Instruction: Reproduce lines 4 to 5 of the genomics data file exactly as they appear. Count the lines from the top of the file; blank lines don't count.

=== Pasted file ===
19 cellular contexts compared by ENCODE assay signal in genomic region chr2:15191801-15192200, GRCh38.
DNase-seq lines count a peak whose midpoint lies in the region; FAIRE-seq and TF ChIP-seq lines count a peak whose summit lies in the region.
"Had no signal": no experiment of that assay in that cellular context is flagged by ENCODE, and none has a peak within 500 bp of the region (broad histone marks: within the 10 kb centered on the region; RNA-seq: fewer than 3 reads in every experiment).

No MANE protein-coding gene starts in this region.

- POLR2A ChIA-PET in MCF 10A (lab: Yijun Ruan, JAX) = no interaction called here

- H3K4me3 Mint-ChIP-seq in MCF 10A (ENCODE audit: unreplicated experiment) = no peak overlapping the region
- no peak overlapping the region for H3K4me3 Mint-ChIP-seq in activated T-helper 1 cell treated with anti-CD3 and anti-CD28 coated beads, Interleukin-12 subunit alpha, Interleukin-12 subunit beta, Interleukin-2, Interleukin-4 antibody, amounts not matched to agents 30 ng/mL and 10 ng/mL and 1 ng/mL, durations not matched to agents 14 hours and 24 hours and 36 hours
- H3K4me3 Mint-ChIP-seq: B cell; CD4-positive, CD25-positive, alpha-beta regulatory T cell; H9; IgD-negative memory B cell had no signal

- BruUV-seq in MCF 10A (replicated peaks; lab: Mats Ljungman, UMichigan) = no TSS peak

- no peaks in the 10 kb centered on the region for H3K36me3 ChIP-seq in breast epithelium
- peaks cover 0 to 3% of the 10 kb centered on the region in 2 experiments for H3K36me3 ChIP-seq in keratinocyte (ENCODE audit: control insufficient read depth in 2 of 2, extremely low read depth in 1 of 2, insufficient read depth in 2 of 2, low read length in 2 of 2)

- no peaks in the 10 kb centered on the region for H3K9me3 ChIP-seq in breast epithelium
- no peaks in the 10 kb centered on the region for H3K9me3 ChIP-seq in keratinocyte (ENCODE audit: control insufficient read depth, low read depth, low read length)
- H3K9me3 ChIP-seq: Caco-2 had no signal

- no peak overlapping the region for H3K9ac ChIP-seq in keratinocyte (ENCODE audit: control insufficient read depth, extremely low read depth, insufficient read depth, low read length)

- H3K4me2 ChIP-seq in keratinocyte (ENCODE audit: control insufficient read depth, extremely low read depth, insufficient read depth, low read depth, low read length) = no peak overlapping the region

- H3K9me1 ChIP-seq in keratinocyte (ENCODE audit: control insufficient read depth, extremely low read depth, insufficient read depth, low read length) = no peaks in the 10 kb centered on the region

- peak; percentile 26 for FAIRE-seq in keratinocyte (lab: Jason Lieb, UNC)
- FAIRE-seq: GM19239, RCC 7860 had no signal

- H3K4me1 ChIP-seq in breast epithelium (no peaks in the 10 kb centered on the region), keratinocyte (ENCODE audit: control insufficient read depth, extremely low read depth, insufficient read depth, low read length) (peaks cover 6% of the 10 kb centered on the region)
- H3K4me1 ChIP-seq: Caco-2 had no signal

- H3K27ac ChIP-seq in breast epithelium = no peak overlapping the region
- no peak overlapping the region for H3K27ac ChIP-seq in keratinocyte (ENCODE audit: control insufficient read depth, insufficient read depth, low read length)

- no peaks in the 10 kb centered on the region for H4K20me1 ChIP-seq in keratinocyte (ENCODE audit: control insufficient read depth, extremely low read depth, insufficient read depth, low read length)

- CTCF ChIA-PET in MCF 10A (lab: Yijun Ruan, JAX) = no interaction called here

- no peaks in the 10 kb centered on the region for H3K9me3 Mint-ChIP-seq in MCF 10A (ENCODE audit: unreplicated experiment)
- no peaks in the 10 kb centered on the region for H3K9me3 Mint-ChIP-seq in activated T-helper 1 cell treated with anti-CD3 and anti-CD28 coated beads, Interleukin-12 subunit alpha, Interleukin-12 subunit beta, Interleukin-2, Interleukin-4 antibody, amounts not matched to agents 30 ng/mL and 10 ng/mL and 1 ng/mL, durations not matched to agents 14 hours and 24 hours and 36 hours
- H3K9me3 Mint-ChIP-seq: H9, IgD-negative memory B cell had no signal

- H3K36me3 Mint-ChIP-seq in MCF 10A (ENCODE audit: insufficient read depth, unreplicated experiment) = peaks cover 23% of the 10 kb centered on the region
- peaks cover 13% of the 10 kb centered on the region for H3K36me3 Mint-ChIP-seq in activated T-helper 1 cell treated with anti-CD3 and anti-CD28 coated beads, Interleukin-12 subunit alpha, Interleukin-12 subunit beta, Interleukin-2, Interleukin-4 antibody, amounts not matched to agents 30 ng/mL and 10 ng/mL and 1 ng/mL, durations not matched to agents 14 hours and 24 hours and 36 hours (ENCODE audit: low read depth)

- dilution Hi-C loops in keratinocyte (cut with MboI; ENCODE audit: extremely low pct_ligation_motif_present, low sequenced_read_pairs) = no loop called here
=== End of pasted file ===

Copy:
No MANE protein-coding gene starts in this region.

- POLR2A ChIA-PET in MCF 10A (lab: Yijun Ruan, JAX) = no interaction called here